NAIROBI — Will the allure of a $5 million reward be the downfall of a tweeting, rapping American jihadist who once fought alongside the Somali militant group Al Shabab but now denounces its methods and motivations in online feuds?
A US State Department official who specializes in Somalia said Thursday that the new $5 million reward offered for the arrest of Omar Hammami could exploit what are believed to be fault lines between extremist groups in Somalia. The Alabama-born American was once close to Al Shabab’s leadership but has since had a falling out with the group’s leader.
‘‘I think that this kind of program is designed precisely to elicit those who have information and those who are willing to respond to that offer,’’ Pamela Friest, the State Department’s expert on Somalia, said in a telephone news conference. ‘‘As far as the internal dynamics to where Hammami is, et cetera, I think it’s anyone’s guess as to whether he’s sheltered by anyone in particular.’’
Hammami, whom the FBI named as one of its most wanted terrorists in November, has always been a controversial figure inside Somalia, Friest said.
“He’s certainly been a controversial figure for the United States,’’ she said.
Part of that controversy stems from Hammami’s high Internet profile. The star of several YouTube videos in which he raps about jihad and being on the front lines of Somalia’s insurgent battles, Hammami over the last year has become a mini-star on Twitter, where he engages in running conversations with militant fighters and US-based terrorism experts.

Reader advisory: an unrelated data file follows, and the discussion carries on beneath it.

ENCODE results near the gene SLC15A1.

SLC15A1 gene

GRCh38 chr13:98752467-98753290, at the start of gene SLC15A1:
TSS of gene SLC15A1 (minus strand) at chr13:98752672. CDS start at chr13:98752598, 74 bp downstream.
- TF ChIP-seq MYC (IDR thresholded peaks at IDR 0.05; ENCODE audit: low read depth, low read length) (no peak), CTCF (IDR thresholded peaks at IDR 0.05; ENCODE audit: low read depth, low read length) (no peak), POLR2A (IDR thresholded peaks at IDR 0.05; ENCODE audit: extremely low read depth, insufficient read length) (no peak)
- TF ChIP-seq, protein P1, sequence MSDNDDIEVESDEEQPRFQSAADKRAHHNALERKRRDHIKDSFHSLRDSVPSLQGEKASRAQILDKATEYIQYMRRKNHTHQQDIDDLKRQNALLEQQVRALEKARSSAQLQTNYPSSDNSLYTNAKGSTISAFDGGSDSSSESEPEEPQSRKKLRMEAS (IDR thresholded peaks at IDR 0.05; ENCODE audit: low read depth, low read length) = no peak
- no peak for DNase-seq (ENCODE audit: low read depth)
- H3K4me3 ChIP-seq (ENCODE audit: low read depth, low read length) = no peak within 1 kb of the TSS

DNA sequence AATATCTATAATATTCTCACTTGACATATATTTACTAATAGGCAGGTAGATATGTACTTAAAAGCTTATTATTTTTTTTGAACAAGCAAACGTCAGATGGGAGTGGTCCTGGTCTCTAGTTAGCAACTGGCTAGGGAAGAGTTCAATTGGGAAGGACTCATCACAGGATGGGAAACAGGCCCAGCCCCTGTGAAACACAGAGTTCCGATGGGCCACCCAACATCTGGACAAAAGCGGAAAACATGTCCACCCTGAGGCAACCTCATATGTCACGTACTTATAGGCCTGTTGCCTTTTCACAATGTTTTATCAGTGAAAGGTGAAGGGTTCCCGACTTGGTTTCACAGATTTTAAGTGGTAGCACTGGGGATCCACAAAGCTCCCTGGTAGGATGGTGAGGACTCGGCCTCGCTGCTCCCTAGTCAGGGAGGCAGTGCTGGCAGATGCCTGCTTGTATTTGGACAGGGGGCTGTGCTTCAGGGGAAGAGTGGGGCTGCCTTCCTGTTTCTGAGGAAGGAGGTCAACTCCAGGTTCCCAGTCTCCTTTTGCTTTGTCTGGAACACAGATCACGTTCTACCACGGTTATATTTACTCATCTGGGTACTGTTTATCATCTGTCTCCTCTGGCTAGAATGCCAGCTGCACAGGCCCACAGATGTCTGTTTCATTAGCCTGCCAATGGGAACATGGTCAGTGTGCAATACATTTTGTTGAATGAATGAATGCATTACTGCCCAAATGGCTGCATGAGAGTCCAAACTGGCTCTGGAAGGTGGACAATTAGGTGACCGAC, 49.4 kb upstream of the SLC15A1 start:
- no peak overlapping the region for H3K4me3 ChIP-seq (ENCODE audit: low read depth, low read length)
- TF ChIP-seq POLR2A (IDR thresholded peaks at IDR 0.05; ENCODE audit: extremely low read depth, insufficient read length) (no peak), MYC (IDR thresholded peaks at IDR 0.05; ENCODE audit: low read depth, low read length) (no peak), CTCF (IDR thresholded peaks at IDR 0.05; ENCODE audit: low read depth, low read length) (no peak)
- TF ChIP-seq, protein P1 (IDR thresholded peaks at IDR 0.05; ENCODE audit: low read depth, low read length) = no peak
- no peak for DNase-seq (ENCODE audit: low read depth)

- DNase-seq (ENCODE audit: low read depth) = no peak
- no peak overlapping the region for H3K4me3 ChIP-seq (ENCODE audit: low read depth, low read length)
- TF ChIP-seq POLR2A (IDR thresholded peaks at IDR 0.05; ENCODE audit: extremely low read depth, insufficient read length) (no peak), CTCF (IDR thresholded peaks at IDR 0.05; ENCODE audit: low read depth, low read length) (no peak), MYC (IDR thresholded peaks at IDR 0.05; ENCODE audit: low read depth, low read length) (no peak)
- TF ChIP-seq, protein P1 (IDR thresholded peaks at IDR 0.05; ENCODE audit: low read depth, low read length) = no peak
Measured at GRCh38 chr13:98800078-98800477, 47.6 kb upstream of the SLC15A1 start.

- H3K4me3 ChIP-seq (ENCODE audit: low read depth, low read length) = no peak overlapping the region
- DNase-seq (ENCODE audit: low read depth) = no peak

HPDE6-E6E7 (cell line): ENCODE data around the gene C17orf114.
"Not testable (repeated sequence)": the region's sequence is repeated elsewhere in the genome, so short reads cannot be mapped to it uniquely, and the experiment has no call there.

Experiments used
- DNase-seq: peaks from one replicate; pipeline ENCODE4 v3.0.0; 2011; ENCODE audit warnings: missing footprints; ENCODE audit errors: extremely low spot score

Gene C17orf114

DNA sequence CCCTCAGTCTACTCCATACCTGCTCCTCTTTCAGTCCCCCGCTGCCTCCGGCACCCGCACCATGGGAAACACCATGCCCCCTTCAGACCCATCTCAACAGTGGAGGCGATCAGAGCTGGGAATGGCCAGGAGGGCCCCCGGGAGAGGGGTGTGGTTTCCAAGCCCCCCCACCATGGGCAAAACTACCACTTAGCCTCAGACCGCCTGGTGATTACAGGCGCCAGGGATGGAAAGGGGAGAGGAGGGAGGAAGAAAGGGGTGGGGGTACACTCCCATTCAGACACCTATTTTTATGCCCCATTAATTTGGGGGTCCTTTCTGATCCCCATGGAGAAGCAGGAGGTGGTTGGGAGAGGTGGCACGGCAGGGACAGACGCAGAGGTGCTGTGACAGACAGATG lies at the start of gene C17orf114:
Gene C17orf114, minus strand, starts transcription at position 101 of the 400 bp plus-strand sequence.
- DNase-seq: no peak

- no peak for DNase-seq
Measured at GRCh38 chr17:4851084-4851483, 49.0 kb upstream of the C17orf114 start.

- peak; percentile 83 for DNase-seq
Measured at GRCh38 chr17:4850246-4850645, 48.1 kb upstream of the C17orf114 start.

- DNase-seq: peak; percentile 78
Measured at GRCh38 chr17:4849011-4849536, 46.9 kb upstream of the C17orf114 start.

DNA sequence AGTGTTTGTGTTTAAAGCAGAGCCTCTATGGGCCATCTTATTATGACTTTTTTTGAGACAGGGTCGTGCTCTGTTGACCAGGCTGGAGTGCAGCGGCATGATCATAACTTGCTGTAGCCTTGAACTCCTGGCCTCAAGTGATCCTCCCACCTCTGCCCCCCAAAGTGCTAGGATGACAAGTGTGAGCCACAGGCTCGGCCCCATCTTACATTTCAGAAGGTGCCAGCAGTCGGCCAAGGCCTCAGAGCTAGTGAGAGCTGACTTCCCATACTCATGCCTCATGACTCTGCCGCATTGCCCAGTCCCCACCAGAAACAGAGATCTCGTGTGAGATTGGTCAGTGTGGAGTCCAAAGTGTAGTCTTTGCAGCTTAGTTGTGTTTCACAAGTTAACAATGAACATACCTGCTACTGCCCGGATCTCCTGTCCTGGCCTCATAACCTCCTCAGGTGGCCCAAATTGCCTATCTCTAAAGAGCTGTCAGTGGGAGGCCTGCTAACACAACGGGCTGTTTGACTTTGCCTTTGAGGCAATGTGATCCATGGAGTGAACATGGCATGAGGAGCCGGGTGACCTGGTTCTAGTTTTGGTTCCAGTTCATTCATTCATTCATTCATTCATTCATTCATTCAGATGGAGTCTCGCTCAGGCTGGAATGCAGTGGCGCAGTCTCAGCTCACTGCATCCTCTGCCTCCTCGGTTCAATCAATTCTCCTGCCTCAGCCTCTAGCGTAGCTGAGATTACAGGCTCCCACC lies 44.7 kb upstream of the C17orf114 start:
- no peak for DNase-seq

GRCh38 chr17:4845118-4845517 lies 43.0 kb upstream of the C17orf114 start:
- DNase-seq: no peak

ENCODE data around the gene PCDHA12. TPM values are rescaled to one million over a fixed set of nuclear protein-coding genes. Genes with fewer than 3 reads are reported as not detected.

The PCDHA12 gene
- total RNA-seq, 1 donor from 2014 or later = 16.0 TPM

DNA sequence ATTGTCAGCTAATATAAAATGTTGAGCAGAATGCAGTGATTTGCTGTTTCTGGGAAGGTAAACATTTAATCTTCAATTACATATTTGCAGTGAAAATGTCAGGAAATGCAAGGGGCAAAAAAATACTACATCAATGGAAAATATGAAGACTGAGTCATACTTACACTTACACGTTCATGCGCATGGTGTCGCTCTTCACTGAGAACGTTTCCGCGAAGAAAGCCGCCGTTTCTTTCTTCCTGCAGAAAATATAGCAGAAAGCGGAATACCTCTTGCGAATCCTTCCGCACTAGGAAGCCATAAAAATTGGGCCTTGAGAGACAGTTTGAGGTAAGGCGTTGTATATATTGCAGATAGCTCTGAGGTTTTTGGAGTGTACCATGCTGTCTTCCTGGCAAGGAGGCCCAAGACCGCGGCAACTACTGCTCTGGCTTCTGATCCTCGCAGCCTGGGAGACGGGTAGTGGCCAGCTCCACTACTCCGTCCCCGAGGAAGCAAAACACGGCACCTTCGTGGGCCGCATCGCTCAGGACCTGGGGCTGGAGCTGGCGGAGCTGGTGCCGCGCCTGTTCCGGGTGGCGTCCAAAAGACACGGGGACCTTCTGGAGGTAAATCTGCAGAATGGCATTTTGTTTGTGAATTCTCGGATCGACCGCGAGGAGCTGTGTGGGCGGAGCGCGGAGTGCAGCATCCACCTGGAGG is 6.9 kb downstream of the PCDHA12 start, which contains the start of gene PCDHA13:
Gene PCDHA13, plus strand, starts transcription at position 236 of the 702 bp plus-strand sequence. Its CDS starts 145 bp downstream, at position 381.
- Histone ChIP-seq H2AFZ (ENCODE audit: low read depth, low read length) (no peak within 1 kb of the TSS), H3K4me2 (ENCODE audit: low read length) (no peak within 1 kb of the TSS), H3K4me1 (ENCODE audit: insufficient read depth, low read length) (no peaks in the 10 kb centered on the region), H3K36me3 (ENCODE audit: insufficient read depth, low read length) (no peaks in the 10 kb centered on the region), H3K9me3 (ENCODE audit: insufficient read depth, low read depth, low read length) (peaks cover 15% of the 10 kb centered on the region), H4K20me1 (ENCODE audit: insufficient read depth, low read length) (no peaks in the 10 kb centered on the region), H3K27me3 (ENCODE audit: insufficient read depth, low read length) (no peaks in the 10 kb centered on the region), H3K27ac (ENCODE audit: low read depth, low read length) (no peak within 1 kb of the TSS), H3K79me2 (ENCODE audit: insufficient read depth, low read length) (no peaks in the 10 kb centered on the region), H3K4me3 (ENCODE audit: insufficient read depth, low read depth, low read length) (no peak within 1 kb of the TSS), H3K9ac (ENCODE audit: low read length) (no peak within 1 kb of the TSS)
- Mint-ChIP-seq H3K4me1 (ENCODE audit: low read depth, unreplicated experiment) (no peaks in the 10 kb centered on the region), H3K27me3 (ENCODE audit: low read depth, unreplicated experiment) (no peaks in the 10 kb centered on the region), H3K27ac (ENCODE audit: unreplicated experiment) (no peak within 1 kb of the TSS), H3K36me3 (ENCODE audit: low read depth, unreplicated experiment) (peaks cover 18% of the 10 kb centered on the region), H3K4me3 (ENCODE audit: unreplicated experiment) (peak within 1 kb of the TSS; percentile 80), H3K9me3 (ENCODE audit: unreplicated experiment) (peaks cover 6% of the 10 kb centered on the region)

Hammami appeared to confirm last week in a Twitter conversation with terror analyst J.M. Berger what intelligence experts have long suspected: that he posts on Twitter using the handle @abumamerican. Hammami’s nom de guerre is Abu Mansoor Al-Amriki, or ‘‘the American.’’
While he has made his interest in global jihad well known, Hammami has not made public threats against the United States. Berger, who runs the website Intelwire.com, said in an interview Thursday that the $5 million bounty is “an awfully large reward’’ for someone who ‘‘hasn’t taken direct violent action against the United States or worked with Al Qaeda proper in any meaningful capacity.’’
Kurt R. Rice, a top official at the State Department’s Bureau of Diplomatic Security, said that the reasoning behind reward levels are classified, but that the threats posed by individuals to Americans and US property are taken into account. The United States announced the $5 million reward for information leading to the arrest of Hammami and another $5 million reward for a second American fighting in Somalia, Jehad Mostafa, on Wednesday.
‘‘The fact that these rewards are at the $5 million level should give you some understanding where they are with regard to the threat that they pose,’’ Rice said.